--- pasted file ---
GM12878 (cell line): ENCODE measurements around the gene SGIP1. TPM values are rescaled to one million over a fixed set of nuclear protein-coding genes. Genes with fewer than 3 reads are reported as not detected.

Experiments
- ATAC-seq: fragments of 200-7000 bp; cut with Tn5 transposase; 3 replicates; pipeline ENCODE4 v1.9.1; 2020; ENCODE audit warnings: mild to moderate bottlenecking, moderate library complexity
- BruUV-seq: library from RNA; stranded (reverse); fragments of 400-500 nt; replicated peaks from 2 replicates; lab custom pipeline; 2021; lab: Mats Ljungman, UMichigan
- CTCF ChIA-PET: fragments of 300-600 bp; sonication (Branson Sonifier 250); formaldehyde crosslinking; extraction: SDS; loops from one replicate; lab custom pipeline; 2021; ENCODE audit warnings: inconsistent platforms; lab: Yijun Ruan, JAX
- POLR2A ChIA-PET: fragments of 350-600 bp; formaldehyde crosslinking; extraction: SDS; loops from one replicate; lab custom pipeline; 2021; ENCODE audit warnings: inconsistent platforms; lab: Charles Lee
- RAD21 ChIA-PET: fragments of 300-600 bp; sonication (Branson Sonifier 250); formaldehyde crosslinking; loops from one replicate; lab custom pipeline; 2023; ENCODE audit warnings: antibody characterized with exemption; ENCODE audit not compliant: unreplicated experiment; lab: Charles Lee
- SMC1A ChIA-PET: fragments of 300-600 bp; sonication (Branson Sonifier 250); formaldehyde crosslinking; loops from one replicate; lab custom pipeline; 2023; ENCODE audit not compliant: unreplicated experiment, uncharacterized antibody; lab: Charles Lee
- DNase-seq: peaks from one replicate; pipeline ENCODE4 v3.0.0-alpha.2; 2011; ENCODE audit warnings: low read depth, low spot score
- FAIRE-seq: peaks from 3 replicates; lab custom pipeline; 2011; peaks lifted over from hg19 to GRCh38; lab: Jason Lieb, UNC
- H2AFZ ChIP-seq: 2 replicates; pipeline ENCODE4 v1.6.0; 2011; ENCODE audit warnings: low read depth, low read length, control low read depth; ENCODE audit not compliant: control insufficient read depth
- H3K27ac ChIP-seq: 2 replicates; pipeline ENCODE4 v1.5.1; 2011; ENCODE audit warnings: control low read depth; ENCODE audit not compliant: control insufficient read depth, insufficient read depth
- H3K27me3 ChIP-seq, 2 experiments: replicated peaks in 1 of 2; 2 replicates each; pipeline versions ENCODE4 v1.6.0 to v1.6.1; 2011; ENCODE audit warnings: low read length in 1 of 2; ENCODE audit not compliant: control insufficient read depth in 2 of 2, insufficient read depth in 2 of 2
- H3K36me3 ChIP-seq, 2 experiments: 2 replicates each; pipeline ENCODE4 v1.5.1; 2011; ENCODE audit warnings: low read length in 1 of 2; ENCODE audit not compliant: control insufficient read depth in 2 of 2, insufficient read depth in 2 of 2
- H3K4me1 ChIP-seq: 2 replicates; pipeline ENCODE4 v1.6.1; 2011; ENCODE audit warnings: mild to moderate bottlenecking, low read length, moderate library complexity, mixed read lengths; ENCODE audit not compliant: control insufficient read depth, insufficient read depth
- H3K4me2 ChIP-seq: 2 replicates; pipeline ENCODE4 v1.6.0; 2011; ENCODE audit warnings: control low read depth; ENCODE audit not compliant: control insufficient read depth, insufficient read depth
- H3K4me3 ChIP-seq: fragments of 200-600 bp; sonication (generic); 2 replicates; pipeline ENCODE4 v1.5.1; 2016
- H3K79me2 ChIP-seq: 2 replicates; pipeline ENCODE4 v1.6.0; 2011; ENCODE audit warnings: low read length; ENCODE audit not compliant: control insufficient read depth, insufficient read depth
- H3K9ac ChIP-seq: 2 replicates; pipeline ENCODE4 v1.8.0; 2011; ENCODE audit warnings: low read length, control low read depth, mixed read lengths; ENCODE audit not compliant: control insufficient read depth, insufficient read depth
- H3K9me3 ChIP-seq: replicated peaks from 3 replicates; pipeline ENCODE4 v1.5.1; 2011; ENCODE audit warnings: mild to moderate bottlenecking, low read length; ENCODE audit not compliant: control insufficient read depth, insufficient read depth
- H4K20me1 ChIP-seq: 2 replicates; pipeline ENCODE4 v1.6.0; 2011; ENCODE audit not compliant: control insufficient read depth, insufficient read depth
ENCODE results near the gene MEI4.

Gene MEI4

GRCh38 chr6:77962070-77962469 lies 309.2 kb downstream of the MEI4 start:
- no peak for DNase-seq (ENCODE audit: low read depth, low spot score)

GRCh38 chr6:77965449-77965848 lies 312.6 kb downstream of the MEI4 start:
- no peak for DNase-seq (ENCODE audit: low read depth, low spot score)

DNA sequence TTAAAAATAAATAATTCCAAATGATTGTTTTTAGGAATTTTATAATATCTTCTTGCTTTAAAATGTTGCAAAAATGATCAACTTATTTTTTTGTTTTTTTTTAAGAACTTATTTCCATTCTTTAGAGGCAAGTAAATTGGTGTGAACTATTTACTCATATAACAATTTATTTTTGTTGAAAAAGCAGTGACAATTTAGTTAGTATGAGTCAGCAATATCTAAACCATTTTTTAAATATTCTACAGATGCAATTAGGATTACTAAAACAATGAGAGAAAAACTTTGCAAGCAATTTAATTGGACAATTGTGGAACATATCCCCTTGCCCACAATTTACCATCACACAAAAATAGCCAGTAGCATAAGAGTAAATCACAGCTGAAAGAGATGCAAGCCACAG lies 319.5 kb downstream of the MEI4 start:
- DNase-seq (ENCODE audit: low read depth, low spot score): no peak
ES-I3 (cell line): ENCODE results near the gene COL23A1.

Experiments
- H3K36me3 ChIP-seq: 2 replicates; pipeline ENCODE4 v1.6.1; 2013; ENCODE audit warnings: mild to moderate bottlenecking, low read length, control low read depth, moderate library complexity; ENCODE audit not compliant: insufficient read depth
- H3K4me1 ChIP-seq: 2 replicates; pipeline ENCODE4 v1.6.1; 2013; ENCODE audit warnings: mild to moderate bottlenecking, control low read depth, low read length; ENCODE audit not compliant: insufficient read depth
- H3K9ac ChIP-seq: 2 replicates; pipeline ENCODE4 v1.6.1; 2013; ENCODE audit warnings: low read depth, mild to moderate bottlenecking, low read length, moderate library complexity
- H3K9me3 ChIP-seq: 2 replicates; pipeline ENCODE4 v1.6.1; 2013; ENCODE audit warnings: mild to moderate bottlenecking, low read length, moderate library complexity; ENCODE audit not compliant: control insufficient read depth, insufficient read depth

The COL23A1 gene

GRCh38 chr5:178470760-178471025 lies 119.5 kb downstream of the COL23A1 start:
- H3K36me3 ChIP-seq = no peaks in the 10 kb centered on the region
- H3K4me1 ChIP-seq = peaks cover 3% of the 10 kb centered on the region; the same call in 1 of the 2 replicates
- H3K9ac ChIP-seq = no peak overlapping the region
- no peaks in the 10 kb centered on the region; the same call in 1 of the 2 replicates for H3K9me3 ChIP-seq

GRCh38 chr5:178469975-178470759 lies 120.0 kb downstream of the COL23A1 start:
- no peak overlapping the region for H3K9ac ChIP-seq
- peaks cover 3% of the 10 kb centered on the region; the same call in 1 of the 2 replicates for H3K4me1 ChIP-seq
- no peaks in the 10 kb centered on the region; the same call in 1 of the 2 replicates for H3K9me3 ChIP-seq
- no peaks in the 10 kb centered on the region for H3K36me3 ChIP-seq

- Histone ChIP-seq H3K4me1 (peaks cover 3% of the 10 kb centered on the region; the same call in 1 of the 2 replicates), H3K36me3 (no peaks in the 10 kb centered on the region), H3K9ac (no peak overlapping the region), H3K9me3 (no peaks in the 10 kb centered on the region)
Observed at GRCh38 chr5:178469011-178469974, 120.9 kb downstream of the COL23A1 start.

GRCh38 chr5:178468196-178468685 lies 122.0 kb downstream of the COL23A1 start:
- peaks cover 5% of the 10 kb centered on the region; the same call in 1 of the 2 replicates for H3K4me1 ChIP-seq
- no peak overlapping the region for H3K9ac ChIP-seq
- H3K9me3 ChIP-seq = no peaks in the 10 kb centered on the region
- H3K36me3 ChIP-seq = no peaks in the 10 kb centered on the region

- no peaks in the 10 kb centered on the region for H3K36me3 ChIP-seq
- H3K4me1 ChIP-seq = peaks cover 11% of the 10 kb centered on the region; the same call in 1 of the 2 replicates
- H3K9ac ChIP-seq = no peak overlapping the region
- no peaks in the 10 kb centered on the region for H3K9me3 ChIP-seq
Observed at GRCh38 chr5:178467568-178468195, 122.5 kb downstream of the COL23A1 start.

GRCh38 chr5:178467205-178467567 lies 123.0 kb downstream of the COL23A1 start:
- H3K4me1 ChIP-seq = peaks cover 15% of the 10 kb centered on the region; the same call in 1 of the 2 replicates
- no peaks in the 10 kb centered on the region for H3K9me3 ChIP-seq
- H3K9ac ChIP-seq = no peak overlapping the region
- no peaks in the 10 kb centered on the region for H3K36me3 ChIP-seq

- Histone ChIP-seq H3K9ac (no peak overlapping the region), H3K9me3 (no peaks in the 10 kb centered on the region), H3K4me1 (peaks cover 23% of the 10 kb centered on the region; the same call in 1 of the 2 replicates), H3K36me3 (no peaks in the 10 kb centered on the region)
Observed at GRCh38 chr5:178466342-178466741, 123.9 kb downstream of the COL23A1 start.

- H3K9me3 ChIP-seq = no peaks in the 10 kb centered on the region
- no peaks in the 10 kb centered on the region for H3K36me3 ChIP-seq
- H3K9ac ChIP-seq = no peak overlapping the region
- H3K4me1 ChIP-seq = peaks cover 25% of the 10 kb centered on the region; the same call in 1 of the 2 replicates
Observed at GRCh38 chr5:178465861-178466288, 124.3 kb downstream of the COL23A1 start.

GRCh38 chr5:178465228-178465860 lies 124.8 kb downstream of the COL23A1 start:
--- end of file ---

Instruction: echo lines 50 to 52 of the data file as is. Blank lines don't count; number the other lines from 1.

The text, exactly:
- peaks cover 5% of the 10 kb centered on the region; the same call in 1 of the 2 replicates for H3K4me1 ChIP-seq
- no peak overlapping the region for H3K9ac ChIP-seq
- H3K9me3 ChIP-seq = no peaks in the 10 kb centered on the region